Products generally come to market because they are either what the company wants to sell or what the client wants to purchase.

Do you remember the Edsel car from the 1950s? It’s famous both in car culture and in the history of marketing as a disaster. The manufacturer succeeded in meeting its own goal, but not the public’s needs or wants.

More recently, we have seen the mainstream introduction of hybrid fuel-source cars, such as the Prius. That car and its hybrid counterparts are an ever-growing success story, because they were created in response to market changes combined with evolving customer needs and wants.

The Edsel-hybrid example provides a snapshot of what’s going on in our universe of employer-paid group plans and voluntary benefits. Health care reform is changing our marketplace at the same time that our clients’ needs and desires are changing – both as a result of the evolving market and of even bigger cultural phenomena, such as the consumer desire for customization and the increasing use of Web-based technologies.

There’s no question that the marketplace has changed, and continues to do so. The same is true of clients. Will we offer them Edsels or hybrids?

In the world of employer-paid and voluntary benefits, an “Edsel” is the same old set of products wrapped in a new package or given a new name. These regurgitated products will cause the same negative reaction in the insurance market today that Edsels did in the automobile market of the 1950s.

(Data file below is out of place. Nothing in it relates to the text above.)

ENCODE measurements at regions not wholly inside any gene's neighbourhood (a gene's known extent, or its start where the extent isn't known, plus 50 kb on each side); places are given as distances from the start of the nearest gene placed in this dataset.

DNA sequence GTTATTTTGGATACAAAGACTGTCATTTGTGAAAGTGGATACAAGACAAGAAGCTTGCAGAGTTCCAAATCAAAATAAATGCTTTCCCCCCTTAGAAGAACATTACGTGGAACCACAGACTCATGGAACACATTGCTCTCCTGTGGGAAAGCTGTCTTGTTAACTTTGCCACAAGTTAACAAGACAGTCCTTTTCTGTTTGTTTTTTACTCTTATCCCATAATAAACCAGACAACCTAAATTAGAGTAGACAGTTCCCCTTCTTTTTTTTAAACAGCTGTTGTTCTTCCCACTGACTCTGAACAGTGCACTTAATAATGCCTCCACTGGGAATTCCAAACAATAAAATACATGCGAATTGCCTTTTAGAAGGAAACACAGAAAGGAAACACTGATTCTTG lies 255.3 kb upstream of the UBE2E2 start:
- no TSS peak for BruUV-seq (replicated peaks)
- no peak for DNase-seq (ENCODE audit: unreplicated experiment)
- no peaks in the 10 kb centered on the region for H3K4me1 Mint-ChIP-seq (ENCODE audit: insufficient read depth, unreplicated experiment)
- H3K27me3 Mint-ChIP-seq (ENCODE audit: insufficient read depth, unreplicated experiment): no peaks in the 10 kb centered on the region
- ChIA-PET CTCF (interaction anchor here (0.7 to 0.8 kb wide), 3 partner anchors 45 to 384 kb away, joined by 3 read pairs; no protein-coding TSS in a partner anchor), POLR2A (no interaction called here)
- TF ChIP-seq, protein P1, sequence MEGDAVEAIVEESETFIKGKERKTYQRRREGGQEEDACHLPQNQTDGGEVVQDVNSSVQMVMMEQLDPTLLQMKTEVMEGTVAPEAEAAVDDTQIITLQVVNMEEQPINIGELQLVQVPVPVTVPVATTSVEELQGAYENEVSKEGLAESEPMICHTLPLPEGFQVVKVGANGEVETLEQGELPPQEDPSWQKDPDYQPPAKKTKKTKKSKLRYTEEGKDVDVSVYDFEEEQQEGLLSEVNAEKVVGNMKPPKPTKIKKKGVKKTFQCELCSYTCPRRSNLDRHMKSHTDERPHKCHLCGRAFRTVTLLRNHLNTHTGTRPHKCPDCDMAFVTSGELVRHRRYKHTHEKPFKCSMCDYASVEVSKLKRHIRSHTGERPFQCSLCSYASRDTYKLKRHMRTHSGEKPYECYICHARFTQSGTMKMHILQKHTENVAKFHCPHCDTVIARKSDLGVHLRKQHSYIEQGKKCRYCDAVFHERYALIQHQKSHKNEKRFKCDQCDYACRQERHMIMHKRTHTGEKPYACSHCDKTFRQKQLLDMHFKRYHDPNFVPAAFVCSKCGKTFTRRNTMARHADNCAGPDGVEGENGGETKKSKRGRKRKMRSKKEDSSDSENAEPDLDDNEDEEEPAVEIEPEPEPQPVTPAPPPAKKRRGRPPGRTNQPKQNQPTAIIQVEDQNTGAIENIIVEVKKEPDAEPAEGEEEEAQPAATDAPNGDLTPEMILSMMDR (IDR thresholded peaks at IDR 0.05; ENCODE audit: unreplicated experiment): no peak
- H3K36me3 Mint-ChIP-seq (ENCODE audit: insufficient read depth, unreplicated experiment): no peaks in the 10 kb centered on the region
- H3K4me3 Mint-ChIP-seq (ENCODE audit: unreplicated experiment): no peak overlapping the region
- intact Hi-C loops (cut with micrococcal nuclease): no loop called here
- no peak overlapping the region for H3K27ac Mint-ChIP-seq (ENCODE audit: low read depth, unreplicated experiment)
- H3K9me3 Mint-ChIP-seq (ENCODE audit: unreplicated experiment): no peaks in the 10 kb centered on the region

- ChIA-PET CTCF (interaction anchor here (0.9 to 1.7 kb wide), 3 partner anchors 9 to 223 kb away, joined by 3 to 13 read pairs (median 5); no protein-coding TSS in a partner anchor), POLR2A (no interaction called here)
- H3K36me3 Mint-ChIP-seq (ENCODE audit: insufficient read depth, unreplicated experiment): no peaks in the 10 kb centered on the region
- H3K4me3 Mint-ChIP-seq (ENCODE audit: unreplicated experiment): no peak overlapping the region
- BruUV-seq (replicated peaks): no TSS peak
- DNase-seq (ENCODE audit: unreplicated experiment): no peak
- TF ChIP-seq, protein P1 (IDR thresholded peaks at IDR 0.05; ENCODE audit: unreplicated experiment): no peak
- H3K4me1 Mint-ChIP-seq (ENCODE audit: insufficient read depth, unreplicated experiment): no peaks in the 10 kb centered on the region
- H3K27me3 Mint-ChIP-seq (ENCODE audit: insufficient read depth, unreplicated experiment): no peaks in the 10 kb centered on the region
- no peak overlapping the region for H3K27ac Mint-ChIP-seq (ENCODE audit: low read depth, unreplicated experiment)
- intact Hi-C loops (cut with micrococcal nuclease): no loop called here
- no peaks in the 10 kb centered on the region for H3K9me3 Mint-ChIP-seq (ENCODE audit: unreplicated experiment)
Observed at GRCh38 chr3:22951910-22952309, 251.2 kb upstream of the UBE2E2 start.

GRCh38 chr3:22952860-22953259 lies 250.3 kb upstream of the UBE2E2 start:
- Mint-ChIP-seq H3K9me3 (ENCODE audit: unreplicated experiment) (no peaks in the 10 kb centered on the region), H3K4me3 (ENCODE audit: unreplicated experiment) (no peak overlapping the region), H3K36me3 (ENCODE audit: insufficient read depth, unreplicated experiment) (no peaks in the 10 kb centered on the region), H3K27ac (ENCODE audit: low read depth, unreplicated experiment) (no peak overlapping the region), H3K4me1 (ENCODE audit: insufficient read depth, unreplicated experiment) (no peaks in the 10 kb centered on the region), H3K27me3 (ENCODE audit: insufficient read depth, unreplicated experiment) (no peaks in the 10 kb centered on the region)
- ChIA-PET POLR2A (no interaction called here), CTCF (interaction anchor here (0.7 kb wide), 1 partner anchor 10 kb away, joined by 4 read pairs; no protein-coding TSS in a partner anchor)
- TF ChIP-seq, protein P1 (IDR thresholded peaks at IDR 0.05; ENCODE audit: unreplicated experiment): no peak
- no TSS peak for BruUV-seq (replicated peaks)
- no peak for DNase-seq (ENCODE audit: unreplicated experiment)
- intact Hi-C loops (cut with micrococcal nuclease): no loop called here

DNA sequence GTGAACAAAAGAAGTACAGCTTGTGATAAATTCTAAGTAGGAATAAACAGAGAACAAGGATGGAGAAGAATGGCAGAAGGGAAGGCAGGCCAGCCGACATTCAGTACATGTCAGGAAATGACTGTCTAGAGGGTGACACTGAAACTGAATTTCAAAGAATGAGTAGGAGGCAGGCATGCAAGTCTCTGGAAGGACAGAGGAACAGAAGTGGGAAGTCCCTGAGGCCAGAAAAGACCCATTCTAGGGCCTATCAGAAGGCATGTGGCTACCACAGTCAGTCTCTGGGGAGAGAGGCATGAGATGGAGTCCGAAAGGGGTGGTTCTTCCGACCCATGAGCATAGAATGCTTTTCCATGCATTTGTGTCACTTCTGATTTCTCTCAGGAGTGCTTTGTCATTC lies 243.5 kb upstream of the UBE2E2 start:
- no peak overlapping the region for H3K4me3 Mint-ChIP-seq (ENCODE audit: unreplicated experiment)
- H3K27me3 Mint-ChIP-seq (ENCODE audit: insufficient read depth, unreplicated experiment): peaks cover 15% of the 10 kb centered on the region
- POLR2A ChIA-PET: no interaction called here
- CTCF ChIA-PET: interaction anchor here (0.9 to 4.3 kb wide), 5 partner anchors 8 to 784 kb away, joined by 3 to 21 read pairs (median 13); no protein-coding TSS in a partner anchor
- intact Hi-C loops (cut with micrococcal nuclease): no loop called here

The “hybrid” of our industry, on the other hand, is the portfolio of products that respond to market realities, offer more options and more freedom, and enable clients to choose what they need.

Let’s get to the nuts and bolts of this: You want to offer what your clients want, not just what a carrier wants you to sell. Here are some things to look for:

  • Carriers and products with strategies that are grounded in the realities of health care reform, and that have an understanding of such market conditions as benefits inflation and the move to more voluntary benefits.
  • Carriers that give employees more choice over their coverage.
  • Carriers that you can rely upon to be there when you need them.
  • Carriers that offer a single point of contact, or that are moving in that direction.
  • Carriers that are solutions-oriented and focused on resolving issues and meeting needs.
  • Channel-driven carriers that want to do business your way.
  • Innovative bundles of products and services, with especially broad portfolios of voluntary products (dental/vision/supplemental life).
  • Effective, targeted marketing initiatives such as PDP programs, GA programs, and concierge-level services and support.
  • A competitive set of products that is meaningful to everyone in the cycle: you, your client, and their employees.
  • Consumer-driven product solutions.
  • Integrated customer access points, service, and support. For example:
    • Simplified product design, streamlined underwriting, and business rules that together represent seamless solutions.
    • Consumer-driven analysis tools that engage customers in a positive way.
    • A “universal” enrollment platform concept.
    • A move toward the Internet as the communication vehicle and product delivery system.

Your clients trust you to know what they need and want. With an appropriate carrier and product mix, you can deliver what they are asking for. And isn’t that the goal – to offer the “hybrid” instead of the same old thing?

Steve Howard is vice president of marketing for Benefit Solutions, a division of American General Life Companies.